Grateful for 2019

Yesterday’s post looked at some self-reflection questions for 2020, today we look at some gratitude prompts for 2019. Taking time to jot down our answers reminds us that even in our challenges of the year, we have found moments to be grateful for:

  • A memory I am grateful for:
  • A person in my life this past year who made a difference to me:
  • A change in the past year that I am grateful for:
  • A strength of mine that I am thankful for:
  • Something that comforted me in the past year:
  • Something that I learned about myself in the past year (to which I am grateful):
  • A challenge that I was grateful for:
  • A memory in nature that I am thankful for:
  • A memory of a trip I took:
  • Something new I tried this past year:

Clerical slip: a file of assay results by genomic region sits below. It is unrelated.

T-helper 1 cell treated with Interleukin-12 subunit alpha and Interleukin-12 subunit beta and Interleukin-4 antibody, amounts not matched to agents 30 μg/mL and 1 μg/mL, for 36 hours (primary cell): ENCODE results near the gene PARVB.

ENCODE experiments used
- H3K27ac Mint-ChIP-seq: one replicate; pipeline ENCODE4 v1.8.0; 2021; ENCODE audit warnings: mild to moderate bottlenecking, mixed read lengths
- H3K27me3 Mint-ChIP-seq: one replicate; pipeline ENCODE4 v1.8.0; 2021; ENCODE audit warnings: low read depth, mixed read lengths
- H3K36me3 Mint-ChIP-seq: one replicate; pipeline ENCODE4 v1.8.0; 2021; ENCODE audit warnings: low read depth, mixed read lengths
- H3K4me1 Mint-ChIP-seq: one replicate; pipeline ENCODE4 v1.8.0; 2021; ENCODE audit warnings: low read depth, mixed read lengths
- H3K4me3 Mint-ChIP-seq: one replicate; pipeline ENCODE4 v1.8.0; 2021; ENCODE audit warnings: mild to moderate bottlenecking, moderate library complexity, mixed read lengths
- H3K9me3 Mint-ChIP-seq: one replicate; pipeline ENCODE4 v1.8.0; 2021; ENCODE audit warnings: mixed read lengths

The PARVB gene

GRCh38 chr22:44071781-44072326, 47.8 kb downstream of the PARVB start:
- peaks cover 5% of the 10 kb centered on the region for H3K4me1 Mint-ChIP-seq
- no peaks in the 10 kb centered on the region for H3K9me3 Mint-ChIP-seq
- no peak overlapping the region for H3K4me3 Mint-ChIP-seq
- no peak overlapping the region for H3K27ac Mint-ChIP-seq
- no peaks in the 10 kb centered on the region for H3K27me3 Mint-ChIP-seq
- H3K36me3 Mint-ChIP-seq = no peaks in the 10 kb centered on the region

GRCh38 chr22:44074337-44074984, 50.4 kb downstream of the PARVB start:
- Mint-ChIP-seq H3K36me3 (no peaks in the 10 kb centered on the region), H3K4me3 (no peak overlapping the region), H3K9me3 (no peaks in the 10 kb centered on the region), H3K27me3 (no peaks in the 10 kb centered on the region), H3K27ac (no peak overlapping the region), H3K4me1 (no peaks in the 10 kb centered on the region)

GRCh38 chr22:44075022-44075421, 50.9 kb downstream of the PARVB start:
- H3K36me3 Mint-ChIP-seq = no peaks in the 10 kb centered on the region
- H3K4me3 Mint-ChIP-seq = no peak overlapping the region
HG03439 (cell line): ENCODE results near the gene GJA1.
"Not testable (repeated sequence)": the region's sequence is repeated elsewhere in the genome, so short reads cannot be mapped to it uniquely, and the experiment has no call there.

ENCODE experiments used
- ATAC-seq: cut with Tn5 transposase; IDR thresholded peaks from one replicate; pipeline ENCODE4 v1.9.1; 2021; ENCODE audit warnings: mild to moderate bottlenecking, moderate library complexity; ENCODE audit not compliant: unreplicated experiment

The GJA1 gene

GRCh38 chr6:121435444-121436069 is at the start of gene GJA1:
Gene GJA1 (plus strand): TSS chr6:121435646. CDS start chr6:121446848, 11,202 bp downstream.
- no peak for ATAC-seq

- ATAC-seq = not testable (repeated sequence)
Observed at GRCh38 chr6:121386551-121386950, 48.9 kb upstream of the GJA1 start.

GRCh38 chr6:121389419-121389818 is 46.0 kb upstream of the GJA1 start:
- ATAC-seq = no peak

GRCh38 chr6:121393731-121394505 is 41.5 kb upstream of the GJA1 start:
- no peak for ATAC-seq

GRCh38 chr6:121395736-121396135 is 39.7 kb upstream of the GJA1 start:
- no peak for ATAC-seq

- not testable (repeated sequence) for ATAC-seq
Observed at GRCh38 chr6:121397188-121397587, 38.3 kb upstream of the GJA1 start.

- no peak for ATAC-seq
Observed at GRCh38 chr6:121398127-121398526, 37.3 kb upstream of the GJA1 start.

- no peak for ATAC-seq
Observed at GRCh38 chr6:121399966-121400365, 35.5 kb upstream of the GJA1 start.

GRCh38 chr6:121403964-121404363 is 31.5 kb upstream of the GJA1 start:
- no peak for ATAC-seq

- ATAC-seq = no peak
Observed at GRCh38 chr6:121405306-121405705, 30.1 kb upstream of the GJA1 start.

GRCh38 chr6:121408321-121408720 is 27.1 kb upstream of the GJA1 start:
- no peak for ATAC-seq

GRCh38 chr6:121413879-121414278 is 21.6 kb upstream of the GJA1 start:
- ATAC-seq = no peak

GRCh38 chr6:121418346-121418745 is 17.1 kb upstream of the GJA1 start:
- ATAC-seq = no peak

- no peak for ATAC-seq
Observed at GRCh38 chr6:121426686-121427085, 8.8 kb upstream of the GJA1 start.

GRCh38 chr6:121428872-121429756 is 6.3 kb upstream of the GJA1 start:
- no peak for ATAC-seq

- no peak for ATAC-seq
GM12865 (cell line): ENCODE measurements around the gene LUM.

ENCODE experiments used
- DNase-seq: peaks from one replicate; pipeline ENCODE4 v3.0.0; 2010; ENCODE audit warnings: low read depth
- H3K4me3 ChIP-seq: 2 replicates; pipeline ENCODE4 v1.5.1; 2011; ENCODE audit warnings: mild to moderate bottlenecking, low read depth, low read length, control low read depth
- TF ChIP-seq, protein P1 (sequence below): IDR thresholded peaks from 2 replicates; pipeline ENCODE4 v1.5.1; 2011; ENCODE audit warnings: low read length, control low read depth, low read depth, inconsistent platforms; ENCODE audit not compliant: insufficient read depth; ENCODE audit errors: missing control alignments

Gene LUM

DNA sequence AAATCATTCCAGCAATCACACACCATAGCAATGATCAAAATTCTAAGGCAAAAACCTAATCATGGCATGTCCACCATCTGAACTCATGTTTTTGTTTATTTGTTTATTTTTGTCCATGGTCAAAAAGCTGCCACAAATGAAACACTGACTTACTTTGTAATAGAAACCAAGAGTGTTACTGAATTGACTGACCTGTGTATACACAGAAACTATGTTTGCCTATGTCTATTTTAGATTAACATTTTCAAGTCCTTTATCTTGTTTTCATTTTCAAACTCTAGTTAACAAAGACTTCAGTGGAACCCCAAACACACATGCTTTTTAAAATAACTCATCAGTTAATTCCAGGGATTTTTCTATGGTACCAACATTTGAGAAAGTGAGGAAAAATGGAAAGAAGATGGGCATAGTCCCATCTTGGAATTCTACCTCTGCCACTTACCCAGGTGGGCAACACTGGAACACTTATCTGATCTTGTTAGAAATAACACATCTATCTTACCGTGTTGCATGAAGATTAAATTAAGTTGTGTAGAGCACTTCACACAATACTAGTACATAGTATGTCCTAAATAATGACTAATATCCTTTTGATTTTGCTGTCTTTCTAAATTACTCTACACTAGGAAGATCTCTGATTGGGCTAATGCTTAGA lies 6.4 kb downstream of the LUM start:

• A decision I made in the past year I was thankful for:
  • A memory of something that I felt in my soul:

When moving into the promise of 2020, we can look back and thank the universe for 2019; paving way to a new year with acceptance and gratitude. 🙂

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Self-Reflection Goals for 2020

Coming upon the turn into a new year, we often begin thinking about New Year’s Resolutions. This post is similar, but instead are listed a series of simple statements that we can use as smaller stepping stones to bigger goals:

  • A book I’d like to read:
  • A movie or TV series I would like to re-watch:
  • A self-care activity I would like to increase: